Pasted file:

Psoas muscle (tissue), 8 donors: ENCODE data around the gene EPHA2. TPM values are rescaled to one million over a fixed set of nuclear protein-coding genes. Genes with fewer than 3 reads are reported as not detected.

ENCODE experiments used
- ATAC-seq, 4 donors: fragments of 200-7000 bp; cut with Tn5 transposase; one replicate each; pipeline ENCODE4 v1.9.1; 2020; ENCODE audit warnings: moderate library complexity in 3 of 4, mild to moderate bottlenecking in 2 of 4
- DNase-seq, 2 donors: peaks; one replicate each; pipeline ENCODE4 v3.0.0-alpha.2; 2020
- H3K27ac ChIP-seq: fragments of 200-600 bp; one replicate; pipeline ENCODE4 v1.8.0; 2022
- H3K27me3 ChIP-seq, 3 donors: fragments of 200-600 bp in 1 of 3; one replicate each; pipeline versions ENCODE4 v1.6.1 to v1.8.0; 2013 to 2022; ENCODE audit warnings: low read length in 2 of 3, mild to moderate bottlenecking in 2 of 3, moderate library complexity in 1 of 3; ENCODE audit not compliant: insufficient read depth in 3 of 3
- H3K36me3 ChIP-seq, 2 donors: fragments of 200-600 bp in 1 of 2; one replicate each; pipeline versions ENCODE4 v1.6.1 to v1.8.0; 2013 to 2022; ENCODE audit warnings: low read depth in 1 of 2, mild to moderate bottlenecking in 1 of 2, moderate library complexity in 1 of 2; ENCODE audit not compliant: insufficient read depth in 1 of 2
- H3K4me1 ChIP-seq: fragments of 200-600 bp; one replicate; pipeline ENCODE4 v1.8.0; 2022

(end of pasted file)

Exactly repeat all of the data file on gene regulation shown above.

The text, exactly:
Psoas muscle (tissue), 8 donors: ENCODE data around the gene EPHA2. TPM values are rescaled to one million over a fixed set of nuclear protein-coding genes. Genes with fewer than 3 reads are reported as not detected.

ENCODE experiments used
- ATAC-seq, 4 donors: fragments of 200-7000 bp; cut with Tn5 transposase; one replicate each; pipeline ENCODE4 v1.9.1; 2020; ENCODE audit warnings: moderate library complexity in 3 of 4, mild to moderate bottlenecking in 2 of 4
- DNase-seq, 2 donors: peaks; one replicate each; pipeline ENCODE4 v3.0.0-alpha.2; 2020
- H3K27ac ChIP-seq: fragments of 200-600 bp; one replicate; pipeline ENCODE4 v1.8.0; 2022
- H3K27me3 ChIP-seq, 3 donors: fragments of 200-600 bp in 1 of 3; one replicate each; pipeline versions ENCODE4 v1.6.1 to v1.8.0; 2013 to 2022; ENCODE audit warnings: low read length in 2 of 3, mild to moderate bottlenecking in 2 of 3, moderate library complexity in 1 of 3; ENCODE audit not compliant: insufficient read depth in 3 of 3
- H3K36me3 ChIP-seq, 2 donors: fragments of 200-600 bp in 1 of 2; one replicate each; pipeline versions ENCODE4 v1.6.1 to v1.8.0; 2013 to 2022; ENCODE audit warnings: low read depth in 1 of 2, mild to moderate bottlenecking in 1 of 2, moderate library complexity in 1 of 2; ENCODE audit not compliant: insufficient read depth in 1 of 2
- H3K4me1 ChIP-seq: fragments of 200-600 bp; one replicate; pipeline ENCODE4 v1.8.0; 2022